Friday, July 29, 2022

Your Code is Safely Stored In The Cloud. Right?

One of my disaster recovery strategies is to switch my primary work computer every week. I've got a Mac Mini, Intel Nuc and Lenovo Laptop in the current rotation. Come Monday morning, I switch off to a new device for the week. When one of these devices inevitably fails, I can effortlessly switch to a new device and continue my work day.

This strategy has worked well for years, but has one primary annoyance. Back in the day, when most of my projects were Subversion based, I'd occasionally forget to commit files. Mid-week I'd discover the missing changes and I'd have to scramble to find them on another device. It was always a pain. Git exacerbated the problem by adding a new dimension: it's now possible to not only forget to commit files, you can commit them and forget to push them to a remote server.

A few weeks ago it finally occurred to me that I could program my way out of this annoyance. Right before I switch away from a device for the week (typically Friday afternoon, or first thing Monday morning), I now run these commands:

$ cd ~/dt/i2x/
$ svnassist repo-statuses .
M ./src
$ gitassist -a repo-statuses -n .
S ./i2x-website/src/master
M ./project-notes/src/main

Source code for my projects live in ~/dt/i2x so I use this as the top level directory to search from.

svnassist looks for subdirectories that contain the directory .svn. When it finds one, it runs an svn status on that directory. If changes are found, it prints out an 'M' next to the repo root to show that it has pending modifications.

# root=$HOME/dt/i2x -- my project directory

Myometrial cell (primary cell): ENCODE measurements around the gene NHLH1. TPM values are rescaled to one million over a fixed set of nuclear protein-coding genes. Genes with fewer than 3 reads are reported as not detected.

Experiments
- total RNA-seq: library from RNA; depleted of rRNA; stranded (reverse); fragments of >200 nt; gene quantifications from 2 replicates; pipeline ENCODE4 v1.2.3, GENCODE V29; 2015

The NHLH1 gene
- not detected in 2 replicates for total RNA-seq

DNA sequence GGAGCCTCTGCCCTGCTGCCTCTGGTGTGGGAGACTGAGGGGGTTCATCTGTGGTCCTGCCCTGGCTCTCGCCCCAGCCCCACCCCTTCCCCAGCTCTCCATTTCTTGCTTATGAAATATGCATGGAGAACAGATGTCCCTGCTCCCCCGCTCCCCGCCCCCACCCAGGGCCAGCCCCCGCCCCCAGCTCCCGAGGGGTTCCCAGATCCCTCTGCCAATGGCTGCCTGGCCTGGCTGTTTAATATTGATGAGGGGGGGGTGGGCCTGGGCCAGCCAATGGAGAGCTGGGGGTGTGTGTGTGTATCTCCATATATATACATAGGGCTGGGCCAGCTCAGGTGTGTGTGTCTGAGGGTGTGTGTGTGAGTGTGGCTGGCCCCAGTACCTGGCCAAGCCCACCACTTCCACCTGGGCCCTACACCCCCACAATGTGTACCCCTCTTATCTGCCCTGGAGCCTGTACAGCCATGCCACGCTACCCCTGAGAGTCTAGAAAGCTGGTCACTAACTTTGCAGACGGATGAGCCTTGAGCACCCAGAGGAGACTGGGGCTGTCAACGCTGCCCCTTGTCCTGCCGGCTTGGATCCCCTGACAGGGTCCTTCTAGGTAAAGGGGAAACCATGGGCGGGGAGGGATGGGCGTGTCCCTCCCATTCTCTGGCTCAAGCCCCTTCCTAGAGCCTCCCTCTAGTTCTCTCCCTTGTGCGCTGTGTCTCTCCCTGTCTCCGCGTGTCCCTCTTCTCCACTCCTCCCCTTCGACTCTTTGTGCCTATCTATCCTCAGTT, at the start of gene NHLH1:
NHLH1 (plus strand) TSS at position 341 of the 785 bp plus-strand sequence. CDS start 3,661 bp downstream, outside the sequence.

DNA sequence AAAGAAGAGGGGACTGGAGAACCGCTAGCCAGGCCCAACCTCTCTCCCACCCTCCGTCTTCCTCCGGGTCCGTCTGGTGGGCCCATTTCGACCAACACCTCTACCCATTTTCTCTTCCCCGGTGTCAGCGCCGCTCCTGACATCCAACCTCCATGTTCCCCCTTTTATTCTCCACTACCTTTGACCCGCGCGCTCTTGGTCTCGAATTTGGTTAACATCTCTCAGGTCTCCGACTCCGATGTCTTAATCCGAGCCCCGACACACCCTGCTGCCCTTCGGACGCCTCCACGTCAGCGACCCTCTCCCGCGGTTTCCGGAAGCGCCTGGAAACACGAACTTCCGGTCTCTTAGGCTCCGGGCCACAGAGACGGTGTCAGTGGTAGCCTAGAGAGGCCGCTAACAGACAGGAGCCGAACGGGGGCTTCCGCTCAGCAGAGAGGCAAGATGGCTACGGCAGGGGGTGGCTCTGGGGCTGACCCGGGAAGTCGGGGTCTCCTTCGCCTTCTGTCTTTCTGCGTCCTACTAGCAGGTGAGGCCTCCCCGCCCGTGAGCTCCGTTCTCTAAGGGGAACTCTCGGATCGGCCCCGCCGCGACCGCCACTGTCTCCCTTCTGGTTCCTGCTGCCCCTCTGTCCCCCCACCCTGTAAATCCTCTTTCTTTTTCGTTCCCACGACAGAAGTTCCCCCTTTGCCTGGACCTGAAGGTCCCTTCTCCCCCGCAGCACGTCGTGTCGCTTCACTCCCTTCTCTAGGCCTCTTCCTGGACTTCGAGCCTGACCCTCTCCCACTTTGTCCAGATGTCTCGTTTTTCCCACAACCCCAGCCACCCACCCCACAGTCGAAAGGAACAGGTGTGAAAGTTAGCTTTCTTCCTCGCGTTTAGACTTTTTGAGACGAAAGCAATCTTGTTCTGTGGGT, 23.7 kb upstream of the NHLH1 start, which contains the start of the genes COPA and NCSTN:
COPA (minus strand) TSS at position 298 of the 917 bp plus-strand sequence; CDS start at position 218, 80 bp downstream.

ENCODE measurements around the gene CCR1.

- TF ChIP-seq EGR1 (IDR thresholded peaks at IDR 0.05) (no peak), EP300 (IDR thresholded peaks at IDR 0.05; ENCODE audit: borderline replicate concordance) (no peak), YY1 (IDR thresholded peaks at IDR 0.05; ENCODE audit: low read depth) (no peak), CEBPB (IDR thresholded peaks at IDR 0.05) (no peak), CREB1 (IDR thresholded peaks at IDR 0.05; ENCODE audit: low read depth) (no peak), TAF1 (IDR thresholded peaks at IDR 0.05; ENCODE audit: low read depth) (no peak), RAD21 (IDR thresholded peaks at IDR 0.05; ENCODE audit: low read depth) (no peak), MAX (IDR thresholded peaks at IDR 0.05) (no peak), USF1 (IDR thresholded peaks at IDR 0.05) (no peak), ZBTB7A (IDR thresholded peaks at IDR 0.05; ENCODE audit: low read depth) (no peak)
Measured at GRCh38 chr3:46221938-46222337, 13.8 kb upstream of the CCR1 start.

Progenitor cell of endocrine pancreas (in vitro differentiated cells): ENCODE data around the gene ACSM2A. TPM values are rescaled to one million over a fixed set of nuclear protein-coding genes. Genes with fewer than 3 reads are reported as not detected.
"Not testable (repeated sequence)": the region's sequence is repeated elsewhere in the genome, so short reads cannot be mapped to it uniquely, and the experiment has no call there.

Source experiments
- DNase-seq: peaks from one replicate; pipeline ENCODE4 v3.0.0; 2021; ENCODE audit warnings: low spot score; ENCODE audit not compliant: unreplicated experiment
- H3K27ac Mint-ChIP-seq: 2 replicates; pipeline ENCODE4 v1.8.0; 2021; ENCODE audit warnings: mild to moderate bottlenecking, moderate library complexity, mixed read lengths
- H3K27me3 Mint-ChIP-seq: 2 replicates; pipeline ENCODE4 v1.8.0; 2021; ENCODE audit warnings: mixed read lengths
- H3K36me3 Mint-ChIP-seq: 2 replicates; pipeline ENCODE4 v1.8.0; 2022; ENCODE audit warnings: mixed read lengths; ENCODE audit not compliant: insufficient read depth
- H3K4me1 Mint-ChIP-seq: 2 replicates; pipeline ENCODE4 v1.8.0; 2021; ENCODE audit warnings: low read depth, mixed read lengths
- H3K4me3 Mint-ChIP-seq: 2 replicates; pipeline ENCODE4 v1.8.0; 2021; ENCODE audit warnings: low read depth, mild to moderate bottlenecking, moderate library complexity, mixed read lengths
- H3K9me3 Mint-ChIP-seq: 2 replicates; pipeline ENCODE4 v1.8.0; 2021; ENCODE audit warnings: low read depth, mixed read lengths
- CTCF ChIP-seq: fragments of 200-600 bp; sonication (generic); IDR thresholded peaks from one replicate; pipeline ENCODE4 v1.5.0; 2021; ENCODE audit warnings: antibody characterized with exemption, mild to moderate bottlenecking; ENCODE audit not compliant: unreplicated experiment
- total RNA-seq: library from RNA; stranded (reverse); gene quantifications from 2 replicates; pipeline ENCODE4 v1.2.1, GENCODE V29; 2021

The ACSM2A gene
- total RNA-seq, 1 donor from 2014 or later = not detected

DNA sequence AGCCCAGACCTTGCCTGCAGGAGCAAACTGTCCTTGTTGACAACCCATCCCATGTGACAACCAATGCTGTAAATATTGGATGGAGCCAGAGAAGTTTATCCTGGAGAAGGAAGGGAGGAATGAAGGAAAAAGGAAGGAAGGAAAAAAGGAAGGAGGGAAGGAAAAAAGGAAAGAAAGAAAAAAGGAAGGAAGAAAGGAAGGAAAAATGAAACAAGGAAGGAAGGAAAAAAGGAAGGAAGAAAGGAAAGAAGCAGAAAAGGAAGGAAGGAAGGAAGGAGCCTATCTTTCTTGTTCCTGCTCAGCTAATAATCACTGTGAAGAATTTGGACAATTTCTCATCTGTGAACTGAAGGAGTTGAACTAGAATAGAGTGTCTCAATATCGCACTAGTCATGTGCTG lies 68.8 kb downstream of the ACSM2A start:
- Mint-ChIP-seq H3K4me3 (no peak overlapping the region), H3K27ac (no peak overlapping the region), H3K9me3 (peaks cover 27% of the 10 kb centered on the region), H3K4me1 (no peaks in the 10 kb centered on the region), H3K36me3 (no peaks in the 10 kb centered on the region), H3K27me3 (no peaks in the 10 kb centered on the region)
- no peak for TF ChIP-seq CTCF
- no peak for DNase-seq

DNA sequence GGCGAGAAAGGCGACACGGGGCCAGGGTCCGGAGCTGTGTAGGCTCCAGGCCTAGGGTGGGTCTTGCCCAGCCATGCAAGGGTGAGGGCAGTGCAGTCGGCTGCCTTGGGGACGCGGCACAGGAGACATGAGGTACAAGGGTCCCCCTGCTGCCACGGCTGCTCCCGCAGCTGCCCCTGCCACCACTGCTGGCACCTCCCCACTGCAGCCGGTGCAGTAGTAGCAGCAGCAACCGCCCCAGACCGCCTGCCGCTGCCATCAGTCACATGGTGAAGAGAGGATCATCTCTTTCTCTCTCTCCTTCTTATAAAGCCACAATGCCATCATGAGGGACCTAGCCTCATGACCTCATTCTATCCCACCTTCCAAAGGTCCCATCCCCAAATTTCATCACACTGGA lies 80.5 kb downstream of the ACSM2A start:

find  -L $root -name '.svn' -type d -prune -exec echo {} \; | while read sdir ; do
  root=$(dirname $sdir)
  modified=$(cd $root ; svn status)
  if [ -n "$modified" ] ; then
    echo "M $root"

gitassist works in a similar fashion, but accounts for the fact that a git repo can either have local changes that need to be committed, or committed changes that need to be pushed.

# name=$HOME/dt/i2x -- my project directory
find  -L $name -name '.git' -type d -prune -exec echo {} \; | while read gdir ; do
  root=$(dirname $gdir)
  modified=$(cd $root ; git status -s)
  if [ -n "$modified" ] ; then

  if [ -z "$modified" ] ; then
    branch=$(cd $root ; git branch --show-current)
    stalled=$(cd $root ; git cherry -v origin/$branch 2>&1)
    if [ -n "$stalled" ] ; then

  echo "$status $root"

git cherry was the best way I found to see if there were changes to the local repository that need to be pushed to the remote.

After running these commands, I've found that it takes just a minute or two to either discard the local changes or make them permanent.

Man, is this an improvement over discovering a missing set of changes and having to scramble to find them.

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